YORK COUNTY, S.C. — South Carolina officially lowered its age requirement for COVID-19 vaccinations Monday, allowing all adults 65 and older, regardless of health conditions or living situation, to schedule appointments for their shot.
There is a limited supply of available vaccines, which will limit the number of appointments made. These new appointments come less than a week after Gov. Henry McMaster said teachers won't be moved up the priority list for vaccines. McMaster and state superintendent Molly Spearman both said they support reopening schools as soon as possible for in-person learning on a five days per week basis.
"Expanding vaccine access to those 65 and older is an essential step in our plan for saving lives," said Dr. Michael Kacka with DHEC.
In an interview with WCNC Charlotte's sister station in Columbia, WLTX, McMaster said holding off on vaccinating teachers was the ethical thing to do. The governor said seniors are dying at a higher rate and should be given priority over all other groups of the general population.
"What ethics and morality calls for is to protect our senior citizens who are the one who are at most danger and high risk of getting the disease and dying," McMaster said. "The average age of people who have died in our state is 75 years old. Over 88 percent of the people who have died are 61 or older. If we take younger, healthy people and put them in front of our seniors then we are depriving the people who may die from the disease of that protection, and giving it to someone is not going to die and might not even get sick. That is the wrong way to go and we're not going to do that in South Carolina."
But many teachers see their vaccinations as essential, as school districts work on plans to get students back in the classroom full time.
"Moving up on the list, I think that's one of the things that's going to have to be done to ensure we are able to go back in school for a full 5 days," said Nikkina McKnight, a Lancaster County high school teacher.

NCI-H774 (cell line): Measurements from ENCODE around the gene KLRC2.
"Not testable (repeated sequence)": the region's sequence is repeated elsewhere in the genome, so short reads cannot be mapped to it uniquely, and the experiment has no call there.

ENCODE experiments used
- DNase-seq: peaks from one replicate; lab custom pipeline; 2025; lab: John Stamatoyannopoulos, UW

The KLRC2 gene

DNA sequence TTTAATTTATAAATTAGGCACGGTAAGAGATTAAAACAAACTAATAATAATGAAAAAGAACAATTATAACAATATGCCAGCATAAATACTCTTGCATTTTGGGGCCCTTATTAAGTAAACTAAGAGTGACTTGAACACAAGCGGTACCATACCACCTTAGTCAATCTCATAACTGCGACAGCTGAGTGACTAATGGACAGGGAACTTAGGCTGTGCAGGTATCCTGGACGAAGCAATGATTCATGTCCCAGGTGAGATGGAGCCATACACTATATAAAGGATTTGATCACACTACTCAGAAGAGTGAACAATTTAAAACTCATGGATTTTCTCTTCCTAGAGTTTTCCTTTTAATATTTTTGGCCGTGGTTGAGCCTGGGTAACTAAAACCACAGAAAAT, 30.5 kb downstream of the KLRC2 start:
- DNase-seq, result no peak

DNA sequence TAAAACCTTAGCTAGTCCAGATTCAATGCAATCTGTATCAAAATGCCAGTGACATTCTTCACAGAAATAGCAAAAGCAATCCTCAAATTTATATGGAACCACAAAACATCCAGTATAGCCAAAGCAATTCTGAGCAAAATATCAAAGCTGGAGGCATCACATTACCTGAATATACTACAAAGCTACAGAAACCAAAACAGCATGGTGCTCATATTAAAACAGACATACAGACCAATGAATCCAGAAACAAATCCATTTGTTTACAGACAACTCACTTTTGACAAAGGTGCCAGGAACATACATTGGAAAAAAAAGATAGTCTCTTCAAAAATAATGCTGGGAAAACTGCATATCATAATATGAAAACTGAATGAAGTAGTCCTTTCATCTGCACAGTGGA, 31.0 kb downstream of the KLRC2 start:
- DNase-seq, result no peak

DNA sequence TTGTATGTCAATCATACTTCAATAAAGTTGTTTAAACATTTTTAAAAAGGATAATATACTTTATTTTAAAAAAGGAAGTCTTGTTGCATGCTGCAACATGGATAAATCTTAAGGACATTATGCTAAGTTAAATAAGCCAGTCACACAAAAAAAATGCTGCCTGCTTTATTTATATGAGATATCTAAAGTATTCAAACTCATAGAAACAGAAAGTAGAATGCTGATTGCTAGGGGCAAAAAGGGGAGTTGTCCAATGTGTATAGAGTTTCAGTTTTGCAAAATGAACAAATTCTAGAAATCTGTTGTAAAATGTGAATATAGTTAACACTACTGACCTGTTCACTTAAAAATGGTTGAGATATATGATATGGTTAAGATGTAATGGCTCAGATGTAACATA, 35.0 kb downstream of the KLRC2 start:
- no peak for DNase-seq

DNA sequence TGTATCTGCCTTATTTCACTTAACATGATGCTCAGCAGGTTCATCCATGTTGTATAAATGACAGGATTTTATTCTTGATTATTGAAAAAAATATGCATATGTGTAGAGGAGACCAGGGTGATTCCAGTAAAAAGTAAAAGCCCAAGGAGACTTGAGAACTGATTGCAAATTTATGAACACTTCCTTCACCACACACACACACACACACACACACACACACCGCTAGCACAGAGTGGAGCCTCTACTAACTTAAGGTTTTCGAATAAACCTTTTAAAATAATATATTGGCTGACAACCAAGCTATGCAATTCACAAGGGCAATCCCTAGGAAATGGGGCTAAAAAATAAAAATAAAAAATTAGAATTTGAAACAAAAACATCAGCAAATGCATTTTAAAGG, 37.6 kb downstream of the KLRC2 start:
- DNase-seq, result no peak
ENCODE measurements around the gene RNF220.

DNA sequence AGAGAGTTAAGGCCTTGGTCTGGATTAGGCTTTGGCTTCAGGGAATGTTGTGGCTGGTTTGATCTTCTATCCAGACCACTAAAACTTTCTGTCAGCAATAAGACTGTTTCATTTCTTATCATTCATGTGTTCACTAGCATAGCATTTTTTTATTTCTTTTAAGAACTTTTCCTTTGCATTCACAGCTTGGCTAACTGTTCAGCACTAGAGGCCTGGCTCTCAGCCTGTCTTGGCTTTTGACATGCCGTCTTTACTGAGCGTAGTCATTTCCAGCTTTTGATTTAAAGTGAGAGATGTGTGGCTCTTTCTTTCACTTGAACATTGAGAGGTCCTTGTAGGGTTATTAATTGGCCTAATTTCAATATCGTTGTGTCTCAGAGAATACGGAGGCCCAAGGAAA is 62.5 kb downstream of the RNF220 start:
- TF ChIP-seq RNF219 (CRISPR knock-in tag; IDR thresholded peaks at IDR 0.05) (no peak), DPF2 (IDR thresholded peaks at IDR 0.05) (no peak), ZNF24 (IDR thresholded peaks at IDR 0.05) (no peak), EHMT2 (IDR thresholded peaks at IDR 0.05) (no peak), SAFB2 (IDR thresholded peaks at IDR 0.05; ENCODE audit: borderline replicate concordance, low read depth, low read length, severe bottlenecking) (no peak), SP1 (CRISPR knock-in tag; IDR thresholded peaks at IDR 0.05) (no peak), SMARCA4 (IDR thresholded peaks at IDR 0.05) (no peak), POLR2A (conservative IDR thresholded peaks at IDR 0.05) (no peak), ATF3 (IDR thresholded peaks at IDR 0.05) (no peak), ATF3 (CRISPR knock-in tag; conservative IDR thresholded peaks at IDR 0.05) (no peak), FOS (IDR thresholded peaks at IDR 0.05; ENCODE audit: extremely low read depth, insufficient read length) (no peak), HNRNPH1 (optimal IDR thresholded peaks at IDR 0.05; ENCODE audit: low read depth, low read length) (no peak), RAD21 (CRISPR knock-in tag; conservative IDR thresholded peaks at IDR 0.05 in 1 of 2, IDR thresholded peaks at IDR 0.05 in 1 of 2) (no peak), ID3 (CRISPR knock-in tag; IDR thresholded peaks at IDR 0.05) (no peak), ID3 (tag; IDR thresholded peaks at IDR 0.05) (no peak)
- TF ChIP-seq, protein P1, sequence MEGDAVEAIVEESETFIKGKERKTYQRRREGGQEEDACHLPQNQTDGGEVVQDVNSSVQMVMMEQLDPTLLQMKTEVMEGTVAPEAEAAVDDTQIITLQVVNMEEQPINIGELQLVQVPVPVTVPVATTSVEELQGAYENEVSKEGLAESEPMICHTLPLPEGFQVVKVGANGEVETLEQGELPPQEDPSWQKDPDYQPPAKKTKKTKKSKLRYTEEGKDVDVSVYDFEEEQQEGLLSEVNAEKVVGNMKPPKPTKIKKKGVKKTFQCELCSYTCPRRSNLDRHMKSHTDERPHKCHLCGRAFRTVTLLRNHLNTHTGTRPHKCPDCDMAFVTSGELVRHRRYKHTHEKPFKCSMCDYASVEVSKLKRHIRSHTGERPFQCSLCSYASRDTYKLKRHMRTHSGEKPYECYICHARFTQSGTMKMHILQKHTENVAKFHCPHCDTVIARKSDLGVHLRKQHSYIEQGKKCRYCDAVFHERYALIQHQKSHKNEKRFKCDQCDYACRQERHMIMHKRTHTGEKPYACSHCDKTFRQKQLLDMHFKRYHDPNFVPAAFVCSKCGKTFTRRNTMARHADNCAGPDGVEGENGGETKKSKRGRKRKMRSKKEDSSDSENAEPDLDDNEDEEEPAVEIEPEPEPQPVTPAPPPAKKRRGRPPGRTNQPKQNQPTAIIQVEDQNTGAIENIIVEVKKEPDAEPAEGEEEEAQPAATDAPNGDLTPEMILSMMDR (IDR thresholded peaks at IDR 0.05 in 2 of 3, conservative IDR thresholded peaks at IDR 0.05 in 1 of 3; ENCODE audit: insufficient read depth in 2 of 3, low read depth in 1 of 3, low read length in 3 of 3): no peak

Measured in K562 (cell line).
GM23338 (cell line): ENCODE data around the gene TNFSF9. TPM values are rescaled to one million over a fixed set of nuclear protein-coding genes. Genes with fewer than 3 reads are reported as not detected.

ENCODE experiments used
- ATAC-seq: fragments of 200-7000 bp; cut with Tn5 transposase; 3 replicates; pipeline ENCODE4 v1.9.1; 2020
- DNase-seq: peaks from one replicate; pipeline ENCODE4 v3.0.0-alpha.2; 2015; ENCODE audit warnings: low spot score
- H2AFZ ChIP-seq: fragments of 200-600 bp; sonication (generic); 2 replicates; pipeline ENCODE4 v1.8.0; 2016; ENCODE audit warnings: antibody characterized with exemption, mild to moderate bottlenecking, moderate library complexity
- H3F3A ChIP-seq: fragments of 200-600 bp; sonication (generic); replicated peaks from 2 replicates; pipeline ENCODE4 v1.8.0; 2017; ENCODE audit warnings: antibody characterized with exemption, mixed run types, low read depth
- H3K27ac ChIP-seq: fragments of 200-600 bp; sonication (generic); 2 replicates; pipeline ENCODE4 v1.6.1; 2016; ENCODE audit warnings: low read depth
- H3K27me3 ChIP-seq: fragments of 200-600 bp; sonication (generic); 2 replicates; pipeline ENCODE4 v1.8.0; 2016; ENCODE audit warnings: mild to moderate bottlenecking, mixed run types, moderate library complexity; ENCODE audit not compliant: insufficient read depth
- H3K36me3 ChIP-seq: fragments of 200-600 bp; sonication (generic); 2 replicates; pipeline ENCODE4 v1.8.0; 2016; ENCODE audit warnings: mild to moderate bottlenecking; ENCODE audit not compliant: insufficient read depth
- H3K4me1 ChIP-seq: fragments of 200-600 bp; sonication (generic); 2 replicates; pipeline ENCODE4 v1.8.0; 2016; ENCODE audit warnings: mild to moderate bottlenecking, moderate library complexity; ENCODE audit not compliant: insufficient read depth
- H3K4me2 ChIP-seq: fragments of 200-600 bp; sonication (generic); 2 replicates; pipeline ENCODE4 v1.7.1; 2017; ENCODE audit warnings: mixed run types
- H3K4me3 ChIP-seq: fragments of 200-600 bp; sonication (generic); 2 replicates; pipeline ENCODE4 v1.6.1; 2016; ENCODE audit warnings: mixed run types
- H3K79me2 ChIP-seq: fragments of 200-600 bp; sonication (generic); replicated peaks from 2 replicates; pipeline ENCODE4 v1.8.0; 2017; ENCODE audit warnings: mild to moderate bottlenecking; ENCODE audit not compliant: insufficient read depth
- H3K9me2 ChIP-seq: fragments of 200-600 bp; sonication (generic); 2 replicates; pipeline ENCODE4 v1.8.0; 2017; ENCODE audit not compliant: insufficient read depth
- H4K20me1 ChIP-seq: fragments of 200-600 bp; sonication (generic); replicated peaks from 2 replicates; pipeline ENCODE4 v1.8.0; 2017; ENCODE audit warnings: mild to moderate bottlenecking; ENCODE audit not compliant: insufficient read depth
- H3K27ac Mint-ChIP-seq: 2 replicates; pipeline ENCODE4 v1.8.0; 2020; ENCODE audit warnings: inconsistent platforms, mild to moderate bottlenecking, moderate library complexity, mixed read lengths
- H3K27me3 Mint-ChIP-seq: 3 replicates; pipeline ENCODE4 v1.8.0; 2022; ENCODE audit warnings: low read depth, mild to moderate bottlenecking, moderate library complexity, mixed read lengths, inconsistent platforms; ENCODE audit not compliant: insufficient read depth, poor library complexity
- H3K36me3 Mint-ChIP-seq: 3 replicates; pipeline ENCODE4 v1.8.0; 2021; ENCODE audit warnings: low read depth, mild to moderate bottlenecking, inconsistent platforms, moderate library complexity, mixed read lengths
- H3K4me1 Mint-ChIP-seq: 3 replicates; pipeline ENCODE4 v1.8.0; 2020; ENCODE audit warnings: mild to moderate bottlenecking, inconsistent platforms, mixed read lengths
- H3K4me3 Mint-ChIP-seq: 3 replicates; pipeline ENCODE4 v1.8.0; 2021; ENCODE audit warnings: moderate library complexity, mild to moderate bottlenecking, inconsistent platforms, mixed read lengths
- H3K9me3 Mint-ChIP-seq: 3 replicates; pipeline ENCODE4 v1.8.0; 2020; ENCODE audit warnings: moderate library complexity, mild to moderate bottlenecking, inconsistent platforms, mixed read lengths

The main reason they believe vaccinations are critical is to make sure there are enough teachers available to teach. The state was already dealing with a shortage before COVID-19, made much worse by the pandemic. Local districts now juggling quarantines and teachers who took family leave out of fear of getting sick in the classroom.
"I think the teachers that are on leave or not in classroom because of being high risk, I think if we vaccinate everyone there's a better chance they'd come back and we could fill our classrooms with teachers again," said Jeff Venables, a Rock Hill teacher.
He understands the need to vaccinate the older population but thinks its possible to vaccinate teachers too. He'd feel a lot better having his classroom full again if he rolled up his sleeve first.
"When we start packing more students into the classroom and start getting everyone closer together, there's a greater risk for infection," said Venables.
More than a dozen clinics in the Charlotte area will be accepting appointments for vaccinations, including the Publix on Gold Hill Road in Fort Mill. Both York and Lancaster counties have at least six clinics. In Chester County, there are two.
Appointments must be made directly through the clinics. Information about these clinics, including hours and locations, can be found on the state's website. The state's health department hotline will also be taking calls at 1-866-365-8110. An operator will help callers find the clinic closest to their location.